These are expensive mistakes.
But they all boil down to one specific problem, inadequate systems and procedures. This is why your firm needs a good minder. Minders are focused on managing the firm well, optimizing its policies and procedures, and ensuring everyone — partners, attorneys, and support teams are all on the same page. It’s a minder’s job to work on the business, not in the business.
Your systems and procedures are crucial.
Healthy timekeeping habits come from sound systems and procedures. The better your policies and procedures, the more revenue your firm will bring in. Here’s a detailed guide outlining the policies and procedures in a healthy law firm.
Mistake #3: Poor delegation and automation
This doesn’t sound like a billing problem, but it is. Attorneys generally have one of four roles in their law firm.
- Finders are rainmakers; they bring new clients, business, and revenue to their firm.
- Binders are connectors. They’re sophisticated networks that can build relationships that provide extraordinary value.
- Minders are managers and executives. They manage the firm’s activities and are responsible for helping the firm to grow consistently over time.
- Grinders do the work. These are the workhorses of the law firm. They’re the associates who complete client matters, handle cases and complete projects. The firm’s revenues come from their labor.
Here’s the problem.
Many law firms expect attorneys to perform well in all four roles. This is an unreasonable expectation that sets your team up for failure. Associates work best when they’re assigned a specific role that meshes well with their personalities. If an attorney wants to add a role, there should be sufficient evidence to justify that.
How does this affect billing?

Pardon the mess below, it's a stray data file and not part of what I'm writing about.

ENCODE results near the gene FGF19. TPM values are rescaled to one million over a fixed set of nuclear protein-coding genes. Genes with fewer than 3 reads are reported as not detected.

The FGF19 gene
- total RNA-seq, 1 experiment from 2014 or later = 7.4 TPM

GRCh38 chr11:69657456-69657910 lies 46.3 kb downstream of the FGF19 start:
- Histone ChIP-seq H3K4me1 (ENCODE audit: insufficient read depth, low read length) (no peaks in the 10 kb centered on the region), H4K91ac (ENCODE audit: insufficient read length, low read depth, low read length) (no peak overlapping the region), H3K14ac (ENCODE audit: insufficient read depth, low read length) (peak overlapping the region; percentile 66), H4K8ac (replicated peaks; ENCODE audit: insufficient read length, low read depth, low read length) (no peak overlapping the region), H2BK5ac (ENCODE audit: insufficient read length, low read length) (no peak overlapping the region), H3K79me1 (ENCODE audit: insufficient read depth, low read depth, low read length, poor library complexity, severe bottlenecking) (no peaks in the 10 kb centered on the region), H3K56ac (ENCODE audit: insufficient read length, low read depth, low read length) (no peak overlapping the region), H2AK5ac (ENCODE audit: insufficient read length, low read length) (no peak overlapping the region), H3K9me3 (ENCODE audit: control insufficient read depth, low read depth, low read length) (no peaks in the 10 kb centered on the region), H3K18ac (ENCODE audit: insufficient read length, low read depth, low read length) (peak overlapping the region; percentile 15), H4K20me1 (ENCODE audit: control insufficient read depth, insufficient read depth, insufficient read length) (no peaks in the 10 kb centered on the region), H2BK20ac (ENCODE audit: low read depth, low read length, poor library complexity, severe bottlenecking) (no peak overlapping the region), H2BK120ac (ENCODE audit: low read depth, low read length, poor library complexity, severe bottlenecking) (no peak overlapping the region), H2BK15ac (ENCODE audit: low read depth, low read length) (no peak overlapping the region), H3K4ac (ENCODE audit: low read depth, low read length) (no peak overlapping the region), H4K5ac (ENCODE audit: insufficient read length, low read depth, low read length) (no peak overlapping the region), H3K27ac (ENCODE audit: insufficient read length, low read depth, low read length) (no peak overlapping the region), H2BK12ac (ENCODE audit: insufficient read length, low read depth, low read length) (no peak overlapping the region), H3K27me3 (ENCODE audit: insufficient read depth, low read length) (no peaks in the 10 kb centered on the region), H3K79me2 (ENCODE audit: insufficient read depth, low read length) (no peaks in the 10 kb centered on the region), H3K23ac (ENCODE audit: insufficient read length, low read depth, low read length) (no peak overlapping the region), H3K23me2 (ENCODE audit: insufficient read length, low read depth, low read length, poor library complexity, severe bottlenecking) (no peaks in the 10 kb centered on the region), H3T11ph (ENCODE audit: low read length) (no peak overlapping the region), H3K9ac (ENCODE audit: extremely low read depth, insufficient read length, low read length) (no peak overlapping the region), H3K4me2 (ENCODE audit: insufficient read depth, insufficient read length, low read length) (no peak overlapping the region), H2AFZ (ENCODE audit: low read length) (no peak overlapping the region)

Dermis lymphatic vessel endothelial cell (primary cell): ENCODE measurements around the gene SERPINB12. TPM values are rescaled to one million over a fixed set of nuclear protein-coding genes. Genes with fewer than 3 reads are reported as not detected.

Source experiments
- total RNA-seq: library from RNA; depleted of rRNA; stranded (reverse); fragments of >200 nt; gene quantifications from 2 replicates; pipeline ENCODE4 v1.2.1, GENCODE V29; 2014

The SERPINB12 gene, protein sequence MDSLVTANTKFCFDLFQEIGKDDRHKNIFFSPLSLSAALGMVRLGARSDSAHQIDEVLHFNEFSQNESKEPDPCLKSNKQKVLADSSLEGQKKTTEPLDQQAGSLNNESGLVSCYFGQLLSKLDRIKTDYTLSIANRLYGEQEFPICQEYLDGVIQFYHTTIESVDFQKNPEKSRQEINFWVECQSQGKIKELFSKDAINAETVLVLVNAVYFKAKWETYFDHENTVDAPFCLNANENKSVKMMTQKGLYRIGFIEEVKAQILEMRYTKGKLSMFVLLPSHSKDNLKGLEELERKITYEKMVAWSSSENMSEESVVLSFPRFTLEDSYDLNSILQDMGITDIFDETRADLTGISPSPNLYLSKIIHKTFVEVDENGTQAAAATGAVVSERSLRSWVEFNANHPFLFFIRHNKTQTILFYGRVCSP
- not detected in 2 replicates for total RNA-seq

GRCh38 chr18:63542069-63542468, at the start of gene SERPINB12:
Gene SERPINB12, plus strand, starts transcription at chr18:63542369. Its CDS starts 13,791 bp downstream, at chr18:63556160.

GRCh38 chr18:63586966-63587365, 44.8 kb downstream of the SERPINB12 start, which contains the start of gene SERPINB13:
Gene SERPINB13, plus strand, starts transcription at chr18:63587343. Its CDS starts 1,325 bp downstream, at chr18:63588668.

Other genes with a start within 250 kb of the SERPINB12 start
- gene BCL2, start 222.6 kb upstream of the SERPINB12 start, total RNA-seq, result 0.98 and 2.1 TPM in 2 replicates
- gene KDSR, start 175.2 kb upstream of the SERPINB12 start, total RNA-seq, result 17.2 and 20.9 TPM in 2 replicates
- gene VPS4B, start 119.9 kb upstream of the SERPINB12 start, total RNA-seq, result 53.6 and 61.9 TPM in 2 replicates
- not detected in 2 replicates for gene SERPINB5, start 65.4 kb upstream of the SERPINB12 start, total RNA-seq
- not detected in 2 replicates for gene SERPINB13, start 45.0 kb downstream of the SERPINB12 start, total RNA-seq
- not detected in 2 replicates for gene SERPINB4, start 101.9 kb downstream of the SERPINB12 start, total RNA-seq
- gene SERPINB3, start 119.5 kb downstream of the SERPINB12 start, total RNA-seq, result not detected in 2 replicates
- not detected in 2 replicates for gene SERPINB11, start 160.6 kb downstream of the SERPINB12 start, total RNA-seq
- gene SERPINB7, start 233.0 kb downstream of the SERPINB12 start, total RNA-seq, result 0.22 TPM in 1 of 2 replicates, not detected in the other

Whenever possible, provide attorneys with the help and assistance they need for tasks that are outside of their role.
- Give grinders the tools and resources they need to focus exclusively on racking up billable hours.
- Provide minders with the assistance needed to handle firm minutia so they can work on growing the firm.
- Provide finders the financial incentives (i.e., origination credit) they need to focus on rainmaking.
Whenever possible, use freelancers, third party support, personal, and virtual assistants to pick up the slack. A client billing liaison can provide attorneys with the breathing room they need to excel in their role. A client billing liaison can help you:
- Review attorney timekeeping throughout the day, ensuring billing is contemporaneous and consistent.
- Follow up with attorneys and management if improvements in the billing cycle are required.
- Verify invoices are meeting specific client billing guidelines and emailing requirements to reduce invoice rejections.
- Provide research assistance and tracking to minimize potential write-offs of unbilled time.
- Identify sources of billable leakage, poor utilization, and poor realization throughout the firm.
- Reconcile client payment history and presenting findings to clients and management.
- Assist with sending/distributing client invoices on an as-needed basis.
This seems obvious until you realize many attorneys are handling multiple roles daily. They work on client matters, act as client liaison, attempt to function as rainmakers and struggle to perform adequately in each role.
It’s too much to handle.
A 50 percent loss in revenue is a symptom
The average attorney loses half of their money.
These billing mistakes cost law firms 50 percent of the revenue (or more). This loss of income and the poor habits that produce them — they’re symptoms of a deeper problem: A strong resistance to change, inadequate systems and procedures, and poor delegation and automation.
These are the hidden drivers, the root causes of the problems plaguing most law firms today. These problems aren’t easy to fix, but the solution is simple.
Eliminate these mistakes, and you’ll find long-term growth becomes automatic over time.